Reopen Mental Facilities

Given light of the tragedy in Newtown, Connecticut it is now necessary to reopen mental facilities in the U.S. Long term care for the mentally ill is truly needed

This country can longer stand by and allow the Adam Lanzas of  our neighborhoods to continue to fall through our educational and mental health cracks, while we, as tax payers, parents, relatives, elected officials, educators, and professional care givers continue to mourn for places like Colorado, Oregon and Newtown, Connecticut… all victims of gun violence.


Reducing violence by guns is an extremely complex issue. Resolution must be the result of commitment, input and planning from a cross section of society to include all those directly or indirectly affected by violence, which may include: youth, parents, legislators, health and non health professionals and representatives from across a broad section of institutions.


Enacting assault weapons and mega load ammunition restrictions is certainly headed in the right direction in protecting society, especially its youth. The most recent proposed background checks and controls by President Obama make common sense, but by it self, it will not be enough to curb violence by weapons.


Those identified as having mental health issues, either through background checks, screening in schools, government, and health care institutions will need increased access to diagnosis, therapy and care. A closer look at the complex issues involving access will be necessary if long term change is to occur. Some obvious places to begin looking would be those factors influencing access, such as 1) availability and willingness of trained professionals to meet the demand; 2) willingness as further influenced by inadequate reimbursement for long term support for either in-patient and out- patient care; and 3) sites for in-patient care are too often only available to the wealthy, not dependent upon insurance, while prison systems occasionally end up providing limited care for the poor.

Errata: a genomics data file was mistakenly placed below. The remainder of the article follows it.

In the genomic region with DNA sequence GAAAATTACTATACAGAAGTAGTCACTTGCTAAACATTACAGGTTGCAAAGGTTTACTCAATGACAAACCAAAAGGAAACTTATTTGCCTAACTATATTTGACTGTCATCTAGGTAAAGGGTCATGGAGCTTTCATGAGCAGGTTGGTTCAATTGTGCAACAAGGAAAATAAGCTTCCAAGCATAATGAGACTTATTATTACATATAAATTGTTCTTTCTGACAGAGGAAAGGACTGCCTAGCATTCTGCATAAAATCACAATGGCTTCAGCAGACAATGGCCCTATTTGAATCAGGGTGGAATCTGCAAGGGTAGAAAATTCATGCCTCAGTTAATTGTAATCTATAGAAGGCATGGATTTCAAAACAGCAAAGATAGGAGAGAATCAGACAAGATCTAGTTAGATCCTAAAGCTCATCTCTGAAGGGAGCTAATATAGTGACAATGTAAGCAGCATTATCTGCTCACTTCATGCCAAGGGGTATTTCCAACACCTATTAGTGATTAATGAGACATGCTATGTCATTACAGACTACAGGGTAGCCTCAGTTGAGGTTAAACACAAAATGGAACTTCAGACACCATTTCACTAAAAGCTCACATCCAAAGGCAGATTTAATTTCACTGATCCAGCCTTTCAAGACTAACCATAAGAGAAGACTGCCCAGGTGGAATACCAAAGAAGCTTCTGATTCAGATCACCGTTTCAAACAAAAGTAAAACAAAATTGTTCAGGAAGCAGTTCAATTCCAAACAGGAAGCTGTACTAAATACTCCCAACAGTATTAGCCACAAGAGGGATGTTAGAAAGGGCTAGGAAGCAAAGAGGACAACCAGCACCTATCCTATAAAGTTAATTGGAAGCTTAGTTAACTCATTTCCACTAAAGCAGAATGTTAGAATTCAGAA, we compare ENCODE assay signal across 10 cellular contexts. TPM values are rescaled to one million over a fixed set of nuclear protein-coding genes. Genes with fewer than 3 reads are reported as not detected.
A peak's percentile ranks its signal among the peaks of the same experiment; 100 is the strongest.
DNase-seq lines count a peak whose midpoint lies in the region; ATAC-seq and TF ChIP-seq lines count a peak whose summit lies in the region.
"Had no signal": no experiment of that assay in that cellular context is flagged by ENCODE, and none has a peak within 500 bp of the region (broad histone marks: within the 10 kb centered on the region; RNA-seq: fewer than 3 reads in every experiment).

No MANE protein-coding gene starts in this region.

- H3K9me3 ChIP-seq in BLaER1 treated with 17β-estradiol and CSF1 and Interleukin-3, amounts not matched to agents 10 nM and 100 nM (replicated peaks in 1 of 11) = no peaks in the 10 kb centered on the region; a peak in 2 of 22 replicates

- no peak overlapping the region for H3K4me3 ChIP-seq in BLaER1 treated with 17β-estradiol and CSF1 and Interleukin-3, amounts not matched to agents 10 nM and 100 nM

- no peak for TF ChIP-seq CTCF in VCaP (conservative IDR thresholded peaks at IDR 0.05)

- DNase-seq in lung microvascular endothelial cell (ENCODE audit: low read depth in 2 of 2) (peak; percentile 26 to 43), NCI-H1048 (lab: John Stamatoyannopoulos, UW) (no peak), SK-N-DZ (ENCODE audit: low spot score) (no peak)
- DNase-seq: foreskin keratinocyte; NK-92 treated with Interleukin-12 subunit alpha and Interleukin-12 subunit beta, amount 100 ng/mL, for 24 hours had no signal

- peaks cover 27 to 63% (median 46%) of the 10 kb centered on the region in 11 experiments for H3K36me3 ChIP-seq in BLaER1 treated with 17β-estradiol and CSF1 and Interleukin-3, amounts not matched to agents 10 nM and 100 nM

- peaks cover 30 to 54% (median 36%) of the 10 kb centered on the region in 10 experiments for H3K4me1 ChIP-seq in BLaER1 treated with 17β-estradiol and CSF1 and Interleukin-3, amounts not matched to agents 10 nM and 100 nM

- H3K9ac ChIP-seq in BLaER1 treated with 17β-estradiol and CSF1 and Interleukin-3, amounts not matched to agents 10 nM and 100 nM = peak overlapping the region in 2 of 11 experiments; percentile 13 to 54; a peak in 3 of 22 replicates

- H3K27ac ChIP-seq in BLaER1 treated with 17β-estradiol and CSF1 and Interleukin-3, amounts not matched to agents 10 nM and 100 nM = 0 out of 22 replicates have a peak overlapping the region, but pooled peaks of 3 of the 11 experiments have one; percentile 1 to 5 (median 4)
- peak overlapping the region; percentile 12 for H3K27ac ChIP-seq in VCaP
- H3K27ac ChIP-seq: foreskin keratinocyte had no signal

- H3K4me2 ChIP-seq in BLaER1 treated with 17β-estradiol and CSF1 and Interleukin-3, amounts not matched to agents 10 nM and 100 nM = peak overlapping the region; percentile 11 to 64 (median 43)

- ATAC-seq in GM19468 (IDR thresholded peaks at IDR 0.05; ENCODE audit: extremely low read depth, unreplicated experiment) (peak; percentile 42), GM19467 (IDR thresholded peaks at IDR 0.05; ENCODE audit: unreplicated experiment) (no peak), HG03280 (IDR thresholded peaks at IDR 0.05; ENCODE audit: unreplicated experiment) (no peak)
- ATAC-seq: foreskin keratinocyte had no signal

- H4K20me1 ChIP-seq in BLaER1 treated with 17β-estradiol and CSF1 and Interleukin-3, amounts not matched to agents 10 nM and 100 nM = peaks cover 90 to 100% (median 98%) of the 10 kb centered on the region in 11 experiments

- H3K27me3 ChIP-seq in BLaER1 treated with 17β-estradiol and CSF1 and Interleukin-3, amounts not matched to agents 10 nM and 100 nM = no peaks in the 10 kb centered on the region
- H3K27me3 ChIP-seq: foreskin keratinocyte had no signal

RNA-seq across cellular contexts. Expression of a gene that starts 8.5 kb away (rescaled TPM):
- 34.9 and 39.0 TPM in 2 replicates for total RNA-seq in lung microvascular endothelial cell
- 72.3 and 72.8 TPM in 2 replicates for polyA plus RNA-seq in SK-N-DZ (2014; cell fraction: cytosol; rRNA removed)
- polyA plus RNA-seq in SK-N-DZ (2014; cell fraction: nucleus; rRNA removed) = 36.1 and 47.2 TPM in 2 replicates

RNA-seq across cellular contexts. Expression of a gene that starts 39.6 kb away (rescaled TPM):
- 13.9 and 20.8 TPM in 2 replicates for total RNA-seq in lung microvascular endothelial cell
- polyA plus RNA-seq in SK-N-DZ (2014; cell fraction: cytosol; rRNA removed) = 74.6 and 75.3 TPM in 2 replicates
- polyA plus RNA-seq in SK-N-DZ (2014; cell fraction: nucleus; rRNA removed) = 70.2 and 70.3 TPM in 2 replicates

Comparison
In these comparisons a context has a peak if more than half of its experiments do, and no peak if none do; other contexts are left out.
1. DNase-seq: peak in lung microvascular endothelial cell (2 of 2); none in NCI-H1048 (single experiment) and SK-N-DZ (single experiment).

A few decades ago, these long term institutions closed their doors and put ten of thousands out on the street with the well documented assumption that out-patient care was more cost effective. As mentioned above, availability of providers to meet the demand has been inadequate. It may be time to revisit the long term care model, but on a regional basis with selective mental health demographics being the basis for identifying the demand and selecting a site.  Let’s reopen some of the mental institutions that have been closed across the United States and may still be viable.


Changes in attitude toward the impact of violent movies, video games and TV cop shows must have high priority as well. The first amendment does not condone falsely yelling fire in a crowded theater. The amendment should also be interpreted to include media vehicles, which over past decades, have fostered violence as the “new normal”, thus making violent behavior more acceptable in our society.




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JWolf February 20, 2013 at 05:28 PM
Jayne you couldnt be more correct. In 1984 President Reagan closed insitutions and it ended up putting people with severe mental health issues on the street. Now adays IF they go to a doctor they are given a bottle of pills told to take them and will be seen again in a few months. We are relying on the MHI person to follow doctors orders and take their meds without supervision. That is to put it bluntly NUTS. Columbine,Virgina Tech,Sandy Hook, Oklahoma City, Arazona and all the incidents of jackwaggons going out and laying waste to innocents have one thing in common. They were all on drugs for MHI's every single one of them and they got off their meds. The pusher in NYC was a MHI patient and they were pushing people infront of subway trains a few weeks ago. People talk about the Assault weapons ban but they forget. There was one in place when Columbine happened.


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